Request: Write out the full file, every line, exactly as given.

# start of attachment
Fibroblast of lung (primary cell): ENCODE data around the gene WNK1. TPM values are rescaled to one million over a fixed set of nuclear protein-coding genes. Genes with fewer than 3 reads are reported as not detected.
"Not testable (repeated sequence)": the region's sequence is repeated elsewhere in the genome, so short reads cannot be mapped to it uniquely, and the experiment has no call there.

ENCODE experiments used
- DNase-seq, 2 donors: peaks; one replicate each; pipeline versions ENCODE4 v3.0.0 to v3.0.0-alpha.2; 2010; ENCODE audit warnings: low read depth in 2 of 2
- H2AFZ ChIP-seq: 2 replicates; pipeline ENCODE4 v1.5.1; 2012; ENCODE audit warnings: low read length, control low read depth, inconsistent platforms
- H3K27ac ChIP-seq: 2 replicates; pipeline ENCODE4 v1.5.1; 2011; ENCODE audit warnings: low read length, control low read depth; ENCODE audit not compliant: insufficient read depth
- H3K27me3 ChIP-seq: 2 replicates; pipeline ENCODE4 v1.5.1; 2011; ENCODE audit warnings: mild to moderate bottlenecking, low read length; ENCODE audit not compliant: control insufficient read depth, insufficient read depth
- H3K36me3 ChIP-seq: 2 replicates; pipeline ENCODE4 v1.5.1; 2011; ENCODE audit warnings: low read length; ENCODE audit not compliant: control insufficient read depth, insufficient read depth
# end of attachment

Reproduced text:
Fibroblast of lung (primary cell): ENCODE data around the gene WNK1. TPM values are rescaled to one million over a fixed set of nuclear protein-coding genes. Genes with fewer than 3 reads are reported as not detected.
"Not testable (repeated sequence)": the region's sequence is repeated elsewhere in the genome, so short reads cannot be mapped to it uniquely, and the experiment has no call there.

ENCODE experiments used
- DNase-seq, 2 donors: peaks; one replicate each; pipeline versions ENCODE4 v3.0.0 to v3.0.0-alpha.2; 2010; ENCODE audit warnings: low read depth in 2 of 2
- H2AFZ ChIP-seq: 2 replicates; pipeline ENCODE4 v1.5.1; 2012; ENCODE audit warnings: low read length, control low read depth, inconsistent platforms
- H3K27ac ChIP-seq: 2 replicates; pipeline ENCODE4 v1.5.1; 2011; ENCODE audit warnings: low read length, control low read depth; ENCODE audit not compliant: insufficient read depth
- H3K27me3 ChIP-seq: 2 replicates; pipeline ENCODE4 v1.5.1; 2011; ENCODE audit warnings: mild to moderate bottlenecking, low read length; ENCODE audit not compliant: control insufficient read depth, insufficient read depth
- H3K36me3 ChIP-seq: 2 replicates; pipeline ENCODE4 v1.5.1; 2011; ENCODE audit warnings: low read length; ENCODE audit not compliant: control insufficient read depth, insufficient read depth